Based on these results, 1 cup of milk can provide 59–112% of the recommended daily amount of iodine. Yogurt is also a good dairy source of iodine. One cup of plain yogurt provides approximately half of the daily recommended amount of iodine in cheese varies depending on the type. Cottage cheese is one of the best sources of iodine. One cup of cottage cheese provides 65 mcg, while one ounce of cheddar cheese provides about 12 mcg (15).

3. Iodized Salt:

Currently, both iodized and unionized salt is sold in the United States. The addition of iodine in table salt began in the US in the early 1920s to help decrease the occurrence of goiters, or swelling of the thyroid gland. There is approximately 71 mcg of iodine in 1/4 teaspoon of iodized salt, which is 47% of the daily recommended intake.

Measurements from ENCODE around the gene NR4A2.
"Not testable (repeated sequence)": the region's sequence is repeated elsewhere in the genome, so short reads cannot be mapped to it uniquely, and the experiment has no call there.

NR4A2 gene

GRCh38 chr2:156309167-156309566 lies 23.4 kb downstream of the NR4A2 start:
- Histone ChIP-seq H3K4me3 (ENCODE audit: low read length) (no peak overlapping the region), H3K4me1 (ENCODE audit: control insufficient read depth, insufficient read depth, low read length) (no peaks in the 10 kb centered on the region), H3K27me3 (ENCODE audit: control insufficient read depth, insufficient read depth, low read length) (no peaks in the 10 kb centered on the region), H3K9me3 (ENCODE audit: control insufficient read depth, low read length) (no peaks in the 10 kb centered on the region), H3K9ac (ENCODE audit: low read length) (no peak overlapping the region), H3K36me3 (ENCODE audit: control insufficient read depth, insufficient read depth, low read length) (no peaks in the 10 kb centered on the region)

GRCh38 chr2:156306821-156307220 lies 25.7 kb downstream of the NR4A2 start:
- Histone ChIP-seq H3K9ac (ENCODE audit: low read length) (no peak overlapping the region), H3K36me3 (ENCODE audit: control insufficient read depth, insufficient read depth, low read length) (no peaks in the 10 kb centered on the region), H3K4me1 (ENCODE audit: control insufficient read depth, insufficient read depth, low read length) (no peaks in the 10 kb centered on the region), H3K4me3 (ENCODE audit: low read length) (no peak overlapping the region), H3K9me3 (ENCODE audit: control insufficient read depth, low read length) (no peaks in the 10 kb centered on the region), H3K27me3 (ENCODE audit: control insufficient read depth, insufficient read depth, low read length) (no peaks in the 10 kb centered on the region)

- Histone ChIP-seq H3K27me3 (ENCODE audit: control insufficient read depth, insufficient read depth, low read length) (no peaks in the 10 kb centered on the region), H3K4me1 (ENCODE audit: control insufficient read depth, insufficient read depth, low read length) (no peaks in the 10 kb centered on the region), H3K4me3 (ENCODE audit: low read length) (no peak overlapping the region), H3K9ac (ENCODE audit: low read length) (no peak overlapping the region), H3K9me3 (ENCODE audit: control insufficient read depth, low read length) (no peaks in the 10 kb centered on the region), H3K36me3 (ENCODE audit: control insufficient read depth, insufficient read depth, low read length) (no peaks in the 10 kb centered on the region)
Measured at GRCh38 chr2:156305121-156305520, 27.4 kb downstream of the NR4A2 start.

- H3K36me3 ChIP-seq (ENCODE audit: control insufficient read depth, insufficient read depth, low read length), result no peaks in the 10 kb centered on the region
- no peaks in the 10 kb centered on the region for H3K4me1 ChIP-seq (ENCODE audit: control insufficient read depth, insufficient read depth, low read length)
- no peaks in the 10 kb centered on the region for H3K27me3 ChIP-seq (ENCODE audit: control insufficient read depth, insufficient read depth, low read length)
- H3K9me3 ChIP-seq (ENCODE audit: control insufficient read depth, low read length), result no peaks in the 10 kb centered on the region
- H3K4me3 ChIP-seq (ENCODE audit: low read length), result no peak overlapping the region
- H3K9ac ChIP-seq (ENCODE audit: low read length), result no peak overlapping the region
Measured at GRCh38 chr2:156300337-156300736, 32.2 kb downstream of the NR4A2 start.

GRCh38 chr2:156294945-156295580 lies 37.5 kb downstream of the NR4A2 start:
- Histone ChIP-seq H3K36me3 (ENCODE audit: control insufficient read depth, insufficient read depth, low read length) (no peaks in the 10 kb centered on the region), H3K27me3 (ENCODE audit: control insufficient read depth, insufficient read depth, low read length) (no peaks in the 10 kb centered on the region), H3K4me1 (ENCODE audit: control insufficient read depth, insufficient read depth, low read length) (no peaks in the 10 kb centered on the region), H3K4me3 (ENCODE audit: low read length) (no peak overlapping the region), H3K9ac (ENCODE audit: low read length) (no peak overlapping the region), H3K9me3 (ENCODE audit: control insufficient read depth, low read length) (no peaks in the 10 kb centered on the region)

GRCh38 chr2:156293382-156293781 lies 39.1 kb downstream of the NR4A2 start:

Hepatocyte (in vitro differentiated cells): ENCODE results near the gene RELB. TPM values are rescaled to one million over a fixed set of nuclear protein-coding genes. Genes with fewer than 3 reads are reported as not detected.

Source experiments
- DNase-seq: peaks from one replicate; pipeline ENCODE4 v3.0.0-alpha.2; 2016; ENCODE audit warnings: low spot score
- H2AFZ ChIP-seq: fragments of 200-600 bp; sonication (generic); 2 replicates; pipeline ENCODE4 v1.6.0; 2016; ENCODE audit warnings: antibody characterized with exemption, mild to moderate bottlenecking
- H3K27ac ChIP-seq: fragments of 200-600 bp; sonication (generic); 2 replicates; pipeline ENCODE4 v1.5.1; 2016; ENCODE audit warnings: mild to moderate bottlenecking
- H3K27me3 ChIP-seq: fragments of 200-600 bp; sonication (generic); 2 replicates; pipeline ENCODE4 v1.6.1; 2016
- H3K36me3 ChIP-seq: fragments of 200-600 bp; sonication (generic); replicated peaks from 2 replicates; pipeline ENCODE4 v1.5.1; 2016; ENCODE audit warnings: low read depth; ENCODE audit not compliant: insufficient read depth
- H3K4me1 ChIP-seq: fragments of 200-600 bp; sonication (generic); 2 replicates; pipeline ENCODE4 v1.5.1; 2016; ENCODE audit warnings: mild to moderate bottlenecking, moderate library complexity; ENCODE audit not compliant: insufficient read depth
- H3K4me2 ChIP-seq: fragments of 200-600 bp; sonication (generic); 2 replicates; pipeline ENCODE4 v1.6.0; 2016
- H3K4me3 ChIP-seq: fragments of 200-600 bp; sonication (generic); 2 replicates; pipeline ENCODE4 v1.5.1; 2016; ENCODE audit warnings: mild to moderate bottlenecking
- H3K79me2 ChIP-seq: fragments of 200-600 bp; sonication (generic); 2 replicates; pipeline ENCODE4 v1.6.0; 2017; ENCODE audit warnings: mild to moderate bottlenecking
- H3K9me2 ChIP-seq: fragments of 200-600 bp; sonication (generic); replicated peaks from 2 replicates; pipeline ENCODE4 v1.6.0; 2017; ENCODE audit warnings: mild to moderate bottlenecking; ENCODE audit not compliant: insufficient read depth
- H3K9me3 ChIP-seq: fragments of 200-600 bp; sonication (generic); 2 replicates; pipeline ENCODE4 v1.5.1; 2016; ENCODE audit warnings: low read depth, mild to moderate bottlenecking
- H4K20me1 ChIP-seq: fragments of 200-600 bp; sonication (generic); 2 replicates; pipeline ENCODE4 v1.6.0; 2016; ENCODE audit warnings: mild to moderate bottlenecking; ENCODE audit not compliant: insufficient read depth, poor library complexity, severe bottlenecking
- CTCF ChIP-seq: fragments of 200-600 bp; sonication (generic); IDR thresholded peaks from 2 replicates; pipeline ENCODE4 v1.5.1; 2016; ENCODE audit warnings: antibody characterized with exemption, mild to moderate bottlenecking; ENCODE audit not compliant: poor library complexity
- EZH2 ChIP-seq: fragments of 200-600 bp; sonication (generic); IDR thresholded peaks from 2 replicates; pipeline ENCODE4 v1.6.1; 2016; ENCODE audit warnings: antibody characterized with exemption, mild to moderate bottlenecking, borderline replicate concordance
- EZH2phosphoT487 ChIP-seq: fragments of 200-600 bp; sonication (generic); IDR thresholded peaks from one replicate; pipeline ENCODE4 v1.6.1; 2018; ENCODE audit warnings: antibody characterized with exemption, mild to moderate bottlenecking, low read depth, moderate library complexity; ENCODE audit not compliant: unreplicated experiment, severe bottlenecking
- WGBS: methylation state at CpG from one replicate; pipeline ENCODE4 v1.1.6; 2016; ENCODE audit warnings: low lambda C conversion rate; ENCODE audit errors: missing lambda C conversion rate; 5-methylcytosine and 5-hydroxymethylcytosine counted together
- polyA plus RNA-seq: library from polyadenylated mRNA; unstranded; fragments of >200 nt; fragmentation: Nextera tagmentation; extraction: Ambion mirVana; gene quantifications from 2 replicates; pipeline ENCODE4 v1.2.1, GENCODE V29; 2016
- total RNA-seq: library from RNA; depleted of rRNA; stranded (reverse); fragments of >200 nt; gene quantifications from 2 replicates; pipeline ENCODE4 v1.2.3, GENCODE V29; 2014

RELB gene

However, salt also contains sodium. In the last few decades, iodine intake has decreased in the US. This is likely due to the push of major health organizations to restrict daily sodium intake to prevent or treat high blood pressure. Nevertheless, salt only seems to raise blood pressure in salt-sensitive individuals, which is about 25% of the population

4. Shrimp :

Shrimp is low-calorie, protein-rich seafood that is a very good source of iodine. Additionally, shrimp provides key nutrients such as vitamin B12, selenium, and phosphorus. Shrimp and other seafood are good sources of iodine because they absorb some of the iodine that is naturally present in seawater. Three ounces of shrimp contain about 35 mcg of iodine or 23% of the daily recommended intake

5. Tuna :